How to Use Greenhouses to Grow Plants From Seeds
Seed Starting Potting Mix
Best Vegetable Seeds
My family, like many others out there, has a vegetable garden every year and just like everyone else we usually go to our local hardware store, or nursery, to pick out our seeds and plants. This season we decided to go a different, more challenging route.
My wife has always been disappointed with the selection of plants and seeds for sale during the spring planting season. She has purchased gardening books in the past and knew about all of these unconventional types of the staples like tomatoes, corn and melons so she knew what others kinds were available.
After surfing the internet for a while she stumbled upon a fairly local company that sold organic seeds and they offered a wide selection of vegetable types, many we hadn’t even heard of before. Being the holistic person she is my wife was all excited and ready to start this journey of gardening by seed instead of plants. The seeds cost less than two dollars a package and each package had a few seeds. Compare the price to what the plants cost at the hardware store and there certainly is an opportunity to save some money while growing your own veggies at home.
One cautionary tip when choosing seeds or plants, make sure that the variety you are interested in will grow properly in your area. There are so many climate zones that it really is in your best interest to double check what you want to grow has a chance at success where you live. The good thing is that the USDA has a handy little hardiness zone map that will provide all the reassurances that you need.
Small Greenhouse Kits
Obviously sprouting seeds would be more difficult than just digging a hole and planting a vegetable plant, but she was up to the challenge and the kids were anxious to help. She found a nice little greenhouse for under $100 that was portable, which just added to its appeal. We walked the property and found a spot right next to the horse’s area that provided abundant sunshine as well as some protection from the wind that we always seem to get in the summer here.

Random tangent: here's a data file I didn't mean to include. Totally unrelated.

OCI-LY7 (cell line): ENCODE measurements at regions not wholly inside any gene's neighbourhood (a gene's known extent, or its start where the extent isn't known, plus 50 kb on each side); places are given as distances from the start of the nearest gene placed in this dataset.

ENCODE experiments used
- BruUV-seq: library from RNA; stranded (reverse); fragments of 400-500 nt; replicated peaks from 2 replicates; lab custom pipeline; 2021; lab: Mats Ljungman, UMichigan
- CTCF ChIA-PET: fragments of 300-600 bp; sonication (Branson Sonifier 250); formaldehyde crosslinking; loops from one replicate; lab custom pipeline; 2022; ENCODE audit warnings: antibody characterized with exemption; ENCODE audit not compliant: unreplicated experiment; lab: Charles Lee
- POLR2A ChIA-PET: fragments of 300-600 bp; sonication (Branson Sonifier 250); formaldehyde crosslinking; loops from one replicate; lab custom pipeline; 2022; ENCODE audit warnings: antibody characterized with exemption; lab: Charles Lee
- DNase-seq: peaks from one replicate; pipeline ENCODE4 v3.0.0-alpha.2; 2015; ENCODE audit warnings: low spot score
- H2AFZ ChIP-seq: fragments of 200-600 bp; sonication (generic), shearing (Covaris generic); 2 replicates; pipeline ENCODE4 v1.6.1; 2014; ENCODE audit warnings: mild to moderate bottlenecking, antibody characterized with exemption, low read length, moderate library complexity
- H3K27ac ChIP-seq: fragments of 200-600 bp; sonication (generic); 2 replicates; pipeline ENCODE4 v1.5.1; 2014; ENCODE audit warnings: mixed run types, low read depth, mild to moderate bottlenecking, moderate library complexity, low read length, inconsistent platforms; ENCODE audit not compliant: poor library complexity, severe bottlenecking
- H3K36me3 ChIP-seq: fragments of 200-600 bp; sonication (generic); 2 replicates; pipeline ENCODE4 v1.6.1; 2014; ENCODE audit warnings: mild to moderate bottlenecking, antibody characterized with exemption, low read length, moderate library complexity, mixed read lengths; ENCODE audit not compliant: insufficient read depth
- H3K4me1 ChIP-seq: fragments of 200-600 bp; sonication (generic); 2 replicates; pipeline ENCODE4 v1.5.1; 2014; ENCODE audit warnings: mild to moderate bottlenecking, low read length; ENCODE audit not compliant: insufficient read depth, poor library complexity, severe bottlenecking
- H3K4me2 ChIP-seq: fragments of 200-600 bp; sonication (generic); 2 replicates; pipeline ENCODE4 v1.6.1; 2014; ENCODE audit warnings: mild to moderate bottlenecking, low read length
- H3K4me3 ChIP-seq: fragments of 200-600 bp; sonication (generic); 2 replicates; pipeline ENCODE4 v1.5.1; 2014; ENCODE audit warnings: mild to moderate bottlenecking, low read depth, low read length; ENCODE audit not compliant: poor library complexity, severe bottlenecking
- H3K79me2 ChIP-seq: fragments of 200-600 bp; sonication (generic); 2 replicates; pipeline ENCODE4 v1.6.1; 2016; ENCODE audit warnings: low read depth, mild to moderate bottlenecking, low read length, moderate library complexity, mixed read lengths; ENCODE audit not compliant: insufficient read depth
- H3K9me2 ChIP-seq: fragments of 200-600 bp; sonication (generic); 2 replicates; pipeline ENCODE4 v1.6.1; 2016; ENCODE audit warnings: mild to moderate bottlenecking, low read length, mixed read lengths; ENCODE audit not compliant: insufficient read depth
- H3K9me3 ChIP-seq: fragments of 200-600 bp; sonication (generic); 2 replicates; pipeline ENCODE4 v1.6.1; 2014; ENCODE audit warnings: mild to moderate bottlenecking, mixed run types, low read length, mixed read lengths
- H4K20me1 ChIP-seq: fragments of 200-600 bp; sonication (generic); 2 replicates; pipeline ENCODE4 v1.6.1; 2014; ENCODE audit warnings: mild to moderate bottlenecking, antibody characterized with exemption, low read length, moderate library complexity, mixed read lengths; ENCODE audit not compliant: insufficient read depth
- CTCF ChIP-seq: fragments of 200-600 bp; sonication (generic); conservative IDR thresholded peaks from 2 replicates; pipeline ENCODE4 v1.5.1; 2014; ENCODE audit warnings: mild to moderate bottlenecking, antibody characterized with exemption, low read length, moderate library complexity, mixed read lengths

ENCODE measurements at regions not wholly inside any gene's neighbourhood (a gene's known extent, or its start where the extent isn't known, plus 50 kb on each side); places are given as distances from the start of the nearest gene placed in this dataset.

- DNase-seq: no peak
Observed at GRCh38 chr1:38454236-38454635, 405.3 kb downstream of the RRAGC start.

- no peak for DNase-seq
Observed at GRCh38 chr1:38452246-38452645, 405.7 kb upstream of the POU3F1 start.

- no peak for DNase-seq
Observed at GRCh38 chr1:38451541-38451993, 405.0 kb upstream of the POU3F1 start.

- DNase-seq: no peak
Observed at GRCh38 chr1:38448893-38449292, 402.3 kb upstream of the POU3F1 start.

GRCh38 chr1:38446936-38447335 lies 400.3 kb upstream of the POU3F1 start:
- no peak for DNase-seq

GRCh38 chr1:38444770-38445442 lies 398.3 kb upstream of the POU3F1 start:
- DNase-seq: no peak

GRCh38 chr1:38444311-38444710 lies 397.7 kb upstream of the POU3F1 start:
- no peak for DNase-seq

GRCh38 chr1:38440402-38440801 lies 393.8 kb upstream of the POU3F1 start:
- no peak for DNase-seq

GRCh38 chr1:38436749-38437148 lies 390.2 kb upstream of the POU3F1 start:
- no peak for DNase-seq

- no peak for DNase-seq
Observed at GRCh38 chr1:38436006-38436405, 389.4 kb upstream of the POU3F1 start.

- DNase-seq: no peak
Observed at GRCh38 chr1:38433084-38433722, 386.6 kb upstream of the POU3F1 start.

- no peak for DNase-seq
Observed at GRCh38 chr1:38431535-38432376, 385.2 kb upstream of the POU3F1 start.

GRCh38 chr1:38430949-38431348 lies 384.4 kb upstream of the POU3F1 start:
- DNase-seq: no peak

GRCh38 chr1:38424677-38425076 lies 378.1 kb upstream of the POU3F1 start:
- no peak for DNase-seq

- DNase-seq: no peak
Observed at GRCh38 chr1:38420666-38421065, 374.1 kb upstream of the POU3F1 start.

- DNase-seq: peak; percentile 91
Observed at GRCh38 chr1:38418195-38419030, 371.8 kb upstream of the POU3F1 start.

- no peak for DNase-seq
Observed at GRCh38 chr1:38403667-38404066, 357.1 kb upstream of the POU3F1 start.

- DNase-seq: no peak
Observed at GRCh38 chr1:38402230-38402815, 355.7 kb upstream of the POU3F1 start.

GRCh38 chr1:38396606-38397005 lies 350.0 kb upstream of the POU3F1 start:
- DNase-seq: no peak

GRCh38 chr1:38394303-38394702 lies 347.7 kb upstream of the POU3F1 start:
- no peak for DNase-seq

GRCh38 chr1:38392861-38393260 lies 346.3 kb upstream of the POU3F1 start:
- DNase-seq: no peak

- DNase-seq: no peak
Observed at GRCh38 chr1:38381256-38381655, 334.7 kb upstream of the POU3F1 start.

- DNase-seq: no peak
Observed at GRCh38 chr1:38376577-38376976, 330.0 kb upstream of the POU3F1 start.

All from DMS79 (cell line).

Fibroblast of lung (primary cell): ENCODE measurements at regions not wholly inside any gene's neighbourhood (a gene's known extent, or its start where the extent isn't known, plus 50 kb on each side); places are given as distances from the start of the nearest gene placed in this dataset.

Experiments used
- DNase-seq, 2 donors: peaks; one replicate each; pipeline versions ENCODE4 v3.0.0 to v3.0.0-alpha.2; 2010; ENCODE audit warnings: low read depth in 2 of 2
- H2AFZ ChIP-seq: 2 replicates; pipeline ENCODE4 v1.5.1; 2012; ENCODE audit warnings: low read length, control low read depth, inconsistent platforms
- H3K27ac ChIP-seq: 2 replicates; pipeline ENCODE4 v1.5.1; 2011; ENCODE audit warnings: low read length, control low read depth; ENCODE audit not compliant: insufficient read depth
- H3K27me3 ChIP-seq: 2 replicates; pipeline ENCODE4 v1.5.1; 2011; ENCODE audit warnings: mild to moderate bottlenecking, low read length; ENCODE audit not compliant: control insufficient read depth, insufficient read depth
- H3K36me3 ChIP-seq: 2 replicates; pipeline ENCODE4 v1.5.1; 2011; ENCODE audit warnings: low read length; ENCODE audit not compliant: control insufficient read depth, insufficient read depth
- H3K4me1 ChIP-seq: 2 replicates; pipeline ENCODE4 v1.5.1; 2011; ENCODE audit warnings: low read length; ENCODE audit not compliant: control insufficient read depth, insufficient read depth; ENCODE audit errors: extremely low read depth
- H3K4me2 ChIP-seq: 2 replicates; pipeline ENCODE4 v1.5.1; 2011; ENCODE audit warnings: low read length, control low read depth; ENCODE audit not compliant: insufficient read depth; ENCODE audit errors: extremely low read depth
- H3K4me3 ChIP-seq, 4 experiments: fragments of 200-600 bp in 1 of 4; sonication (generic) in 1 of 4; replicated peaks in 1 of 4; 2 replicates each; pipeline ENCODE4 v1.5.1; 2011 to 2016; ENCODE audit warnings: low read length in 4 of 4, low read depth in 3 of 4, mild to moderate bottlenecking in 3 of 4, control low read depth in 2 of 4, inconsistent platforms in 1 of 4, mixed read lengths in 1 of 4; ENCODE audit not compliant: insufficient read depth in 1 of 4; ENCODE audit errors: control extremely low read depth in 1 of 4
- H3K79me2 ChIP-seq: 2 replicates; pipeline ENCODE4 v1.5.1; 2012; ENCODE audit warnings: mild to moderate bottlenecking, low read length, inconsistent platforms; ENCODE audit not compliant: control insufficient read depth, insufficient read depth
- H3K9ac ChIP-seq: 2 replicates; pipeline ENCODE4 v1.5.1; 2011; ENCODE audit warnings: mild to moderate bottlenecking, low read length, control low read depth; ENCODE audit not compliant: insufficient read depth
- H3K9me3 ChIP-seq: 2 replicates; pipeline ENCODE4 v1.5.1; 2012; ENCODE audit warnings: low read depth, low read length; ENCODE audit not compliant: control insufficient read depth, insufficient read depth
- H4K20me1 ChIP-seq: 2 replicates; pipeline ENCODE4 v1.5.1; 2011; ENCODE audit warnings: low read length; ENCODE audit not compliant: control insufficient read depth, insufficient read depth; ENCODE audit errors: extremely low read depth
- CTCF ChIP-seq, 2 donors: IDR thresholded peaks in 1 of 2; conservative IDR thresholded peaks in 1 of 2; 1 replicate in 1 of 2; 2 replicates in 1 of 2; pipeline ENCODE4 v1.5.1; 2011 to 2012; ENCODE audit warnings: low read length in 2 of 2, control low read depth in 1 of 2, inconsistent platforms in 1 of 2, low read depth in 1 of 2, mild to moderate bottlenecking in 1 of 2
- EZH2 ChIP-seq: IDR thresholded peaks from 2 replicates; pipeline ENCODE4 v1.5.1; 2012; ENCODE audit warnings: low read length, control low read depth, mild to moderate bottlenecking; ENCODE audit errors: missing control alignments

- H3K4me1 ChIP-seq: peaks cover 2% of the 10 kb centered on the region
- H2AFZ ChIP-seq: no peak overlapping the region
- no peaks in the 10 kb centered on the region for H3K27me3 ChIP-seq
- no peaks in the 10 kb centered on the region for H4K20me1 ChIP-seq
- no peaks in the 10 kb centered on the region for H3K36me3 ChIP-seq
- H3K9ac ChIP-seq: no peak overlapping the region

After setting up the greenhouse they got to planting the seeds. Being the frugal recycling people we are we saved a bunch of the little yogurt cups to be our “pots” for the seeds. We just poked a drainage hole in the bottom of the cups and we were all set. We eat a bunch of yogurt so collecting the cups came easy; they would have just gone into the recycling bin anyway.
We kept up on watering the little seeds and checked almost daily for any little green growth to be coming out of the soil. A couple of weeks of no progress and we started to fear that we did something wrong. After again resorting to the internet for some advice we found the step that tripped us up.
Garden Soil Types
Being the rookie seed starters that we are we didn’t know that you couldn’t use any kind of soil to start seeds in. Apparently there is a special soil that you are supposed to use that will help the seeds to germinate, but will not increase the risk of the seeds rotting prior to germination. After making a trip to the hardware store I got the correct soil, even though there really isn’t any soil in it. The potting mix is mainly sphagnum peat moss with a little bit of perlite sprinkled in; it certainly doesn’t feel like dirt. I guess in our naivety we didn’t know that there was a product advertising itself as soil free potting mix. Prior to learning this information I would have thought soil free potting mix was some kind of a bad joke.
We began the undertaking of replanting the seeds which meant dumping out all of the normal, non-seed starting soil. After sifting through the soil we dumped into the wheelbarrow it became painfully clear that our little seeds had rotted completely away because we used the wrong soil.
Sprouting Vegetable Seeds
After a few hours a new batch of seeds are sitting in their little sphagnum filled yogurt cup homes and we are once again anxiously waiting for them to sprout. We planted fifty-four cups and used almost two bags of the seed starting potting mix. The bags cost us less than five dollars each so they really aren’t cost prohibitive to use.
Our confidence is once again up and we are looking forward to seeing progress in our little greenhouse.
How to Build a Small Greenhouse
This content is accurate and true to the best of the author’s knowledge and is not meant to substitute for formal and individualized advice from a qualified professional.
© 2012 David